Three years ago, a world-renowned violinist named Joshua Bell dressed himself in nondescript clothing, took his 3.5 million dollar violin to a crowded Washington D.C. subway, and started playing as if he were a talented panhandler. After forty-five minutes he had performed 6 classical pieces in front of just over 1000 morning commuters and collected 32 dollars for his work.
You can read the entire article here.
Some of the points in the article really grated me because here in one place are so many things that I completely disagree with in the topics of beauty, art, and music. I've seen this article mentioned on occasion in my internet wanderings since the social experiment, and it is often cited to criticize common people for not recognizing beauty in the world. And then depending on what part of the human condition is your hobby horse, you're going to want to mention something about how we move along too quickly in life or how we're not attentive enough to our surroundings or whatever.
"If we do not have a moment to stop and listen to one of the best musicians in the world, playing some of the finest music ever written, with one of the most beautiful instruments ever made . . . How many other things are we missing as we rush through life?" - Bill McGee
Sounds really meaningful, doesn't it? Doesn't it make you want to just slow down in life, and try to take in everything around you?
I'm not one for that kind of sentimental stuff and what really pisses me off is how people who read things like this just nod in agreement without even thinking for a second about the presuppositions undergirding this experiment's conclusion. I believe the same exact experiment would yield completely different results if we moved the fixed point from the artist to the common people, and here's what I mean.
What assumptions are made? One assumption is that this guy is world-renowned, therefore he must be one of the best in his craft. One assumption is that because he sells out concert halls at more than $100 dollars a seat, he's definitely got the talent. One assumption is that because he plays a violin which, in a market, is worth more than 25 of these, he must be really good.
We can keep unraveling assumptions. We can go into how often people today automatically correlate quality with price and then I can spend the rest of this space ranting about gearheads and their fixation on expensive musical toys. Honestly, I judge someone whose musical skill is lower than the worth of their instruments. It may be something I have to work on, but if you went out and bought an $800 electric guitar with a $400 pedalboard and you don't know what powerchords are, please don't speak to me ever again.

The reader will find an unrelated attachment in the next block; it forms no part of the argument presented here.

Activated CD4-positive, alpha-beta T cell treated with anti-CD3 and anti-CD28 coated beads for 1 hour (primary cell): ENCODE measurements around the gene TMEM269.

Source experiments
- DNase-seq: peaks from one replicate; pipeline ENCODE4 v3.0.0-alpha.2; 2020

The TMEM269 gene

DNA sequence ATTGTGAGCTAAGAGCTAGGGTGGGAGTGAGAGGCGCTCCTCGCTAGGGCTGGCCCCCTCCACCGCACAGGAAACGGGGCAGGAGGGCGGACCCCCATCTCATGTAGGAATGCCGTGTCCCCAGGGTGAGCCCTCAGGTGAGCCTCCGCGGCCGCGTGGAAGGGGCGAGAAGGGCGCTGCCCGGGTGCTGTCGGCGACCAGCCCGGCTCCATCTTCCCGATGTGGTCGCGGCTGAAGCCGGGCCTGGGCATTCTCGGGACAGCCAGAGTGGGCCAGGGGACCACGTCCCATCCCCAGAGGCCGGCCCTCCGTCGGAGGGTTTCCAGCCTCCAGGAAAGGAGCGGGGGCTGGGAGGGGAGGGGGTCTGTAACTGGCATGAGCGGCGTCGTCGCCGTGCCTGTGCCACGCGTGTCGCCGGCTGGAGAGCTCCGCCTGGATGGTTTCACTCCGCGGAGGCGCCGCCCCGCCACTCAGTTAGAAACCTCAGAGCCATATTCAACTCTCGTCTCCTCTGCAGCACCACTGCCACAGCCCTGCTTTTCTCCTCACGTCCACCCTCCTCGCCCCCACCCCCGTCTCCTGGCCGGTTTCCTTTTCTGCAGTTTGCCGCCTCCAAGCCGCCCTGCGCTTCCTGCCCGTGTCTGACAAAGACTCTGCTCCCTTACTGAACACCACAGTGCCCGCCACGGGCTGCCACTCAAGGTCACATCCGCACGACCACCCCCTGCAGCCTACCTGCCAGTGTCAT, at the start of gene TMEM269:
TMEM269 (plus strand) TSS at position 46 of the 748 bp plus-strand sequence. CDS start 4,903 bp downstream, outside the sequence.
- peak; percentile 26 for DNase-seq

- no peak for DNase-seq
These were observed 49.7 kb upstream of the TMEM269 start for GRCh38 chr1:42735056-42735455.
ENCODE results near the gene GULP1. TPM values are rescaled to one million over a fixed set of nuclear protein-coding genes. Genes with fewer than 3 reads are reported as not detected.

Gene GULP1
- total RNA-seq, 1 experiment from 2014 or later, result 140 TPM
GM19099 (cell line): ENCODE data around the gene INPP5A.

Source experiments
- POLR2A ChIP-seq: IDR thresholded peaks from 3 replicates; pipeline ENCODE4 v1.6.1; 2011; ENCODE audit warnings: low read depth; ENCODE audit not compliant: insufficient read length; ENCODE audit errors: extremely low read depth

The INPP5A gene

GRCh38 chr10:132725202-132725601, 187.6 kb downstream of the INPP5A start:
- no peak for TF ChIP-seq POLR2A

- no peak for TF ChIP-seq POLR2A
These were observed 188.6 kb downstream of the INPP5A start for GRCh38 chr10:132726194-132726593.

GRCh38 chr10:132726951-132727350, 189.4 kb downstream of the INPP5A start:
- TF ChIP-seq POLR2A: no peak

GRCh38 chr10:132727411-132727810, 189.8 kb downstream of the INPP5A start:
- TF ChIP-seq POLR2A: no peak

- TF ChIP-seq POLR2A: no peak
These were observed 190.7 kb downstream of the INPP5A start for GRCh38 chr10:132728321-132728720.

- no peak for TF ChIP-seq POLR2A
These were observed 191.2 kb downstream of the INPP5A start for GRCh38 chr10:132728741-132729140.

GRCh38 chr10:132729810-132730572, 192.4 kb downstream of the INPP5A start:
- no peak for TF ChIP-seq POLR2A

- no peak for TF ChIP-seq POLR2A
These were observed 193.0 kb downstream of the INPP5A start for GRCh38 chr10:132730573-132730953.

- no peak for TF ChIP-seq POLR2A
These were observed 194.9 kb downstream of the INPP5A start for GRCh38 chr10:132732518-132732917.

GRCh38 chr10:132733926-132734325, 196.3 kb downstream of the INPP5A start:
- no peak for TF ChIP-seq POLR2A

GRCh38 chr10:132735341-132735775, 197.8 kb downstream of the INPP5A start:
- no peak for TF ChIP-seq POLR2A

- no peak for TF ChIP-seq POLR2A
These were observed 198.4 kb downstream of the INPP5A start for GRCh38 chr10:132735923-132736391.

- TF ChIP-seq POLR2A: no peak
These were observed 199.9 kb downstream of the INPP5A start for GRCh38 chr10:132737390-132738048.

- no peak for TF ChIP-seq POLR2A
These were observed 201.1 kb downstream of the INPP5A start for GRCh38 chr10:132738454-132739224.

In the experiment, the control was the musician. The quality of Mr. Bell's music was not a variable; it was fixed. We just assumed that he played really well. I am curious how the results might have been interpreted if, instead of assuming that Joshua Bell was a GOOD violinist, we assume that the MAJORITY is always right? Then what can we conclude?
We can perhaps conclude that to some stuck-up, snobbish, elitist classical music connoisseurs, Joshua Bell's name (and his 400 year old Stradivarius violin) means something, but to the average joe he sucks. We can perhaps conclude that good "high-brow" music only has substance in a very specific, artificially-constructed environment and that out in the real world, it's meaningless. We can maybe venture that good music is 25% objectivity and 75% elitist culture. And don't even get me started on hipsters.
I've stated before that musical quality does not occur in an objective vacuum. So whereas there are objective values that make art good or bad, it is fruitless to discuss it without taking into consideration culture and socio-historical situatedness. Simply put, we do not judge artistic quality from an impartial judge's standpoint; the critic is always and already in motion.
I love classical music but I cannot tell the difference of interpretation from one artist to another if my life depended on it. I love cheese, but put a gun to my head and blindfold me and ask me if I am tasting Munster cheese from Munster, Germany or from Monroe, New York and you'll have to shoot me. I love coffee, but I have a really hard time believing that there is an objectively better way to pour hot water over ground up seeds. And make no mistake; when you call something good or bad, you are making a value judgment.
I will not pay for Belgian sea salt or ask for Fiji water. I do not believe the North Face will keep me warmer than that jacket I bought for 20 bucks at Jembro. I will gladly eat "authentic" Mexican food made by Chinese people in the kitchen. I don't need key limes from Florida to make an awesome margarita. Itzhak Perlman does not create hauntingly beautiful music; he just follows instructions and plays the notes on the page. For every John Mayer or Eric Clapton, there are a hundred 17 year-old kids on youtube who are just as technically gifted on the guitar. Leonard Bernstein does not wave a wand better than Harry Potter. And for crying out loud, please do NOT get me started on female vocalists.
We do it in every area of life that is meaningful to us, be it cuisine or music or fashion. We construct value; we arbitrarily assign it. We don't deceive on purpose; most of the time we do it we're really just lying to ourselves. We so desperately want there to be more meaning on this earth than we see. We need the things we care about to bear significance, and all significant things have value; have good and bad. So we try to find value in everything.
And when we can't find it, we make it up...